Review: Everybody’s talking about Old Town Italy, Durban’s new gourmet landmark

It is deeply rewarding to watch people arrive at Old Town for the first time. As they step through the doors, conversation evaporates and they momentarily pause to take in the magnitude of this restaurant and deli. A smile slowly starts to spread and, at that point, it’s obvious that Renzo Scribante (the man behind the Remo’s chain) has created a Durban gourmet landmark.


They have not reinvented the wheel. And, quite honestly, what would be point of that? Old Town Italy has gone back to time-honoured traditions and cuisine. No modern interpretations, just classic Italian food made as it should be. Some of the menu items – free-range rotisserie chicken, meatballs braised with lentils, and exemplary focaccia – are also sold through the deli area, so a foraging expedition may help the uninitiated decide what to order.

Old Town Italy. Photo courtesy of BlondeZulu photography.

Old Town Italy. Photo courtesy of BlondeZulu photography.

Baptise your palate with an antipasti platter that can be made up from extensive range of cured meats and imported cheeses, or delve right into fairly simple pasta options with the likes of pappardelle bolognese, lasagne and tagliatelle with creamy mushroom sauce and truffle oil. Other lunchtime offerings segue from deep-fried baby calamari with zucchini and mushrooms with chilli tomato sauce to burgers on homemade buns.

Old Town Italy. Photo courtesy of the restaurant.

Old Town Italy. Photo courtesy of the restaurant.

Breakfasts are also an occasion here. An alluring array of cornetti beckons, but resisting hot dishes is futile… The rich and flavourful Il Bosco Rosso sees your choice of bread topped with streaky bacon, poached eggs, hollandaise sauce and seasoned avo. Another standout is the Milanese, which features artisan bread topped with salami Milano, Napoletana sauce, fresh basil, poached eggs and shavings of grana padano. The rustic and robust flavours work well together, although the sauce was disappointing in that it was more like a purée and the basil that would have countered with a lovely freshness didn’t make it on to the plate. The delicious platter with parma ham, avo, marinated olives, roasted peppers, fontal cheese, sundried tomato pesto and bread is perfect for leisurely grazing. Otherwise, feel deliciously childlike and wander over to the gelato station to order a waffle and ice cream for breakfast.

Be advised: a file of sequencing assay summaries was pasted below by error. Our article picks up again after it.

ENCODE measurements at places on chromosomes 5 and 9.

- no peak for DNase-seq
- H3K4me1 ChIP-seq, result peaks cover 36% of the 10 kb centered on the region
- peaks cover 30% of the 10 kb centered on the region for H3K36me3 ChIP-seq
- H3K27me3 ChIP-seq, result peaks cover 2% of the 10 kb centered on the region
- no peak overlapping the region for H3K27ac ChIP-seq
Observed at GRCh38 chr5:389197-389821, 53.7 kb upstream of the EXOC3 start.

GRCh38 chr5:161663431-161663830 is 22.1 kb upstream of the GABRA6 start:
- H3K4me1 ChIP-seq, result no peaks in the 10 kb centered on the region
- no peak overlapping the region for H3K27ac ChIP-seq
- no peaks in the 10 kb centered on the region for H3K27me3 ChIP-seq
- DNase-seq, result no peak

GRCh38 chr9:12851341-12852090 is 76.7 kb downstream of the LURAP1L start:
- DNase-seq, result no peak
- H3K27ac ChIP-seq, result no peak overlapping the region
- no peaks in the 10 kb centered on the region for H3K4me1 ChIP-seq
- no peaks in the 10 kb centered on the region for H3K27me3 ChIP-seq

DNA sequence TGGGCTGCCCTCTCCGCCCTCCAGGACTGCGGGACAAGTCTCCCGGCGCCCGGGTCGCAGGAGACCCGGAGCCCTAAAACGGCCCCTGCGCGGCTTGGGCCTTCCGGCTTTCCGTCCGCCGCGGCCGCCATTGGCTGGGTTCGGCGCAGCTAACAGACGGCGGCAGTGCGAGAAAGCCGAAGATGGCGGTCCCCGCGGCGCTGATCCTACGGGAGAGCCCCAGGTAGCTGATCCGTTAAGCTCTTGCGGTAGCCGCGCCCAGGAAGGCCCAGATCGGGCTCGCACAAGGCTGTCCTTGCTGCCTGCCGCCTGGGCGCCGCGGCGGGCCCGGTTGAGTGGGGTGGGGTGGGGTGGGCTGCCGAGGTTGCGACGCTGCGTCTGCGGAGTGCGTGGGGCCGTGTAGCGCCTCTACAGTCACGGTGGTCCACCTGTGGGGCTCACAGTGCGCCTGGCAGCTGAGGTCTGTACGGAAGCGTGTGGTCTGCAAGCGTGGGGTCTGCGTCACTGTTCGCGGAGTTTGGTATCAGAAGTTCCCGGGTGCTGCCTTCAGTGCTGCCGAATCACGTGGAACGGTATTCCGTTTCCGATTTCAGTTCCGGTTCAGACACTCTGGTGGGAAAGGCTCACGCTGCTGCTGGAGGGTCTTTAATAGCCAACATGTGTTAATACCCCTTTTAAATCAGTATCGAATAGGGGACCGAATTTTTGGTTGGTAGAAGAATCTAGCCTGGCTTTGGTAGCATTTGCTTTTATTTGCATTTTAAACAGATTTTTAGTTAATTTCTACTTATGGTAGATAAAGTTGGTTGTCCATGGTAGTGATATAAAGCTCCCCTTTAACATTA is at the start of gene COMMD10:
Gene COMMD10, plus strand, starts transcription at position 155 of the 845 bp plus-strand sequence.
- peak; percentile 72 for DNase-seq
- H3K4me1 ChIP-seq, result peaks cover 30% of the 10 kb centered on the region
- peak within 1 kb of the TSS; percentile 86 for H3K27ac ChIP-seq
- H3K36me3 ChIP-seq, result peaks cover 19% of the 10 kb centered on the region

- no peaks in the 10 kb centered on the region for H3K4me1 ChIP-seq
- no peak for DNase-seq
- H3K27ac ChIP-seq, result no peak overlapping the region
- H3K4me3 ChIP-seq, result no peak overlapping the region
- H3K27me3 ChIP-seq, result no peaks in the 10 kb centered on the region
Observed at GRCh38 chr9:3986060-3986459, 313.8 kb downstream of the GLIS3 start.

Once again, it’s all about authenticity. Unsurprisingly, there is a selection of good coffees (cappuccinos are sometimes a little cold but quickly replaced) and speciality teas; milkshakes blended from imported Fabri artisan ice cream; freshly extracted juices made to order; and imported soft drinks that are naturally flavoured and free of artificial colourants and preservatives. Craft beers, wines and bubblies are all are exclusively Italian.

Old Town Italy. Photo courtesy of BlondeZulu Photography.

Old Town Italy. Photo courtesy of BlondeZulu Photography.


The staff complement is impressive in terms of quantity and quality. The sizeable floor space has a suitably large and effective team, with all members strikingly turned out in custom-made uniforms including T-shirts emblazoned with “Make bread, not war”. Waiters are dedicated to tables, but there’s a friendly overlap, which means that there’s always a pleasant smile and willing hand. The staff are well versed on the intricacies of the menu and management is hands on, including owner Renzo, who can be spotted happily slicing cured meat in the butchery.


Forget Tuscan office parks and other cringeworthy interpretations of Italian décor and design. Old Town Italy is a cleverly curated space that captures the essence of that country. This is about attention to detail to the extreme – from the bakery with its overflowing bread baskets to beautiful merchandise and wood-fired ovens. Seating is divided into four distinct areas: tables cushioned between the bakery, salumeria, butchery and cheese counter (just try to walk away empty handed!); counter seating around the bar area; an inside dining area with sun-drenched tables; and outside tables reminiscent of pavement dining in Europe.

Old Town Italy. Photo courtesy of the restaurant.

Old Town Italy. Photo courtesy of the restaurant.


No reservations are taken, so be prepared to wait for a table. Take your shopping list with you as you can stock up on just about anything your foodie heart desires.

Eat Out critics dine anonymously and pay for their meals in full. Read our editorial policy here.

Have you failed to resist the charms of Old Town Italy yet? Let us know what you thought – and what cheese you bought – by writing a review.

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